Put the light on the left side of the dove tail, and look for burrs or irregularities in the floor and walls of the dovetail.
Now put the light on the right side of the dovetail and look slightly into the light to see if you see any shadows of burrs, etc. that you couldn't see while looking in the same direction the light was shining in at first.
Now take a Q-Tip® and run through the dovetails to see if it catches on anything your eyes didn't detect.

If you find any burrs , irregularities or obstructions, clean them up with a hard Arkansas stone (preferably one of the 60° triangular ones) or a small 60° triangular file, going slowly with either one and removing as little metal as possible.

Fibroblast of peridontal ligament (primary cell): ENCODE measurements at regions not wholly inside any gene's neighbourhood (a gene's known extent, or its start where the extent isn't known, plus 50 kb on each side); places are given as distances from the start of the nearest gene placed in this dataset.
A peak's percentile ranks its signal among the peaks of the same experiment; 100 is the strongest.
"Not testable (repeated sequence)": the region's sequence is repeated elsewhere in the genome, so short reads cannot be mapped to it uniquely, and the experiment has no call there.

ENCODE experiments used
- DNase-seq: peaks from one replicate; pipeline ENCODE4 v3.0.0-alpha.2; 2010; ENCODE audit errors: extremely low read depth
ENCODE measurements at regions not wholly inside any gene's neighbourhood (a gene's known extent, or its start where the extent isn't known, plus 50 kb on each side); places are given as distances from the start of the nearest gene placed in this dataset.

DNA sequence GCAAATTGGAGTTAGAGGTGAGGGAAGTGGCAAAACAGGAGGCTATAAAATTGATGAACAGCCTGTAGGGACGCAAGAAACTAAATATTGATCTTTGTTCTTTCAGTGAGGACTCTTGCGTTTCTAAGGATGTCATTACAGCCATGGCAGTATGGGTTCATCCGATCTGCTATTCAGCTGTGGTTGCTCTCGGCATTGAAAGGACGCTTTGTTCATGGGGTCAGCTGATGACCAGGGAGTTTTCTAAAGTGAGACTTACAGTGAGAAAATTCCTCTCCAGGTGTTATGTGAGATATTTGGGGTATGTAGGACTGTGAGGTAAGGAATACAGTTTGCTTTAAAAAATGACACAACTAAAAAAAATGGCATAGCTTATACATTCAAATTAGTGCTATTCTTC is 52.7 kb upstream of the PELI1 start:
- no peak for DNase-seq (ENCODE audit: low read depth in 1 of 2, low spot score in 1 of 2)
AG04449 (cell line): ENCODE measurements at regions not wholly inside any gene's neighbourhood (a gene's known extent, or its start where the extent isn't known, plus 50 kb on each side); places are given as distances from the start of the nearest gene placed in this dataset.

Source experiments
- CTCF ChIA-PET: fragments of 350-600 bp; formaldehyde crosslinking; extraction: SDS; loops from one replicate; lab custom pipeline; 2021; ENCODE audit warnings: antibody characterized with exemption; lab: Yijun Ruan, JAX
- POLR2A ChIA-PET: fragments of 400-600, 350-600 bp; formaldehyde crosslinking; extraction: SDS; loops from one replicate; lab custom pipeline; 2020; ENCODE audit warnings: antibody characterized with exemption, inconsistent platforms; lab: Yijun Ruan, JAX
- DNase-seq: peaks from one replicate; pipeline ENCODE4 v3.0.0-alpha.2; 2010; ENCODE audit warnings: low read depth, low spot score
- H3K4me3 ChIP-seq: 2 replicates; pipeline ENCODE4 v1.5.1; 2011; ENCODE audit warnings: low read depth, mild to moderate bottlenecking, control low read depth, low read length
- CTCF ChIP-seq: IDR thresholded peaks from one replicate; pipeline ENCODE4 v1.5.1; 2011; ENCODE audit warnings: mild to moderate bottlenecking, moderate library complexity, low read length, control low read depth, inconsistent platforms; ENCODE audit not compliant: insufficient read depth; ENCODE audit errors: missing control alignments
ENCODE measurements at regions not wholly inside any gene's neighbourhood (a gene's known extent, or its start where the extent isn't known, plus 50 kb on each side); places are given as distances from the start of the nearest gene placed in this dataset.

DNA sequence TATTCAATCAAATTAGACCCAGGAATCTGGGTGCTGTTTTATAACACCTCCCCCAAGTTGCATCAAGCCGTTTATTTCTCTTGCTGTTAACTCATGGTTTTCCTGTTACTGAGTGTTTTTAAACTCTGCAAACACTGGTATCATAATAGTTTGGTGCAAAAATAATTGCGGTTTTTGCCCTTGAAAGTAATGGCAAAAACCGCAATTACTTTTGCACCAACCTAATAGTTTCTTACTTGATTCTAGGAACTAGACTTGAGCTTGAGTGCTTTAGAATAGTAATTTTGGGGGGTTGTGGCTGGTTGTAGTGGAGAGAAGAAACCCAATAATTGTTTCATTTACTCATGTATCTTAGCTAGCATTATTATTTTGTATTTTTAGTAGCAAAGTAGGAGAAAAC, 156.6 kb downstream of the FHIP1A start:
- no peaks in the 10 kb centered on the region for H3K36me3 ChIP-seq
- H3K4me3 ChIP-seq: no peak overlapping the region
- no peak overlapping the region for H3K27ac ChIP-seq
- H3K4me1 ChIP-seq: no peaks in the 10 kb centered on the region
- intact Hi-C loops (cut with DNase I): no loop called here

If using the file, I recommend grinding one side / face of it smooth , no teeth, to make a "safe" side. This will let you rest that safe side against either the floor or one wall of the dovetail and only remove metal on one surface with each stroke of the file, not two surfaces.

Once the dovetail is in good shape, you are ready to start fitting the sights.

Dovetail sights should slip into the dovetail freely for the first 1/16th inch or so, then with a good bit of thumb pressure, should go 1/2 to 2/3rds of the way across the width of the dovetail slot and stop.

The last 1/3rd of their travel, to center them up, should require a drift punch and a hammer. This ensures you can adjust the sight, and that it will stay put wherever you set it.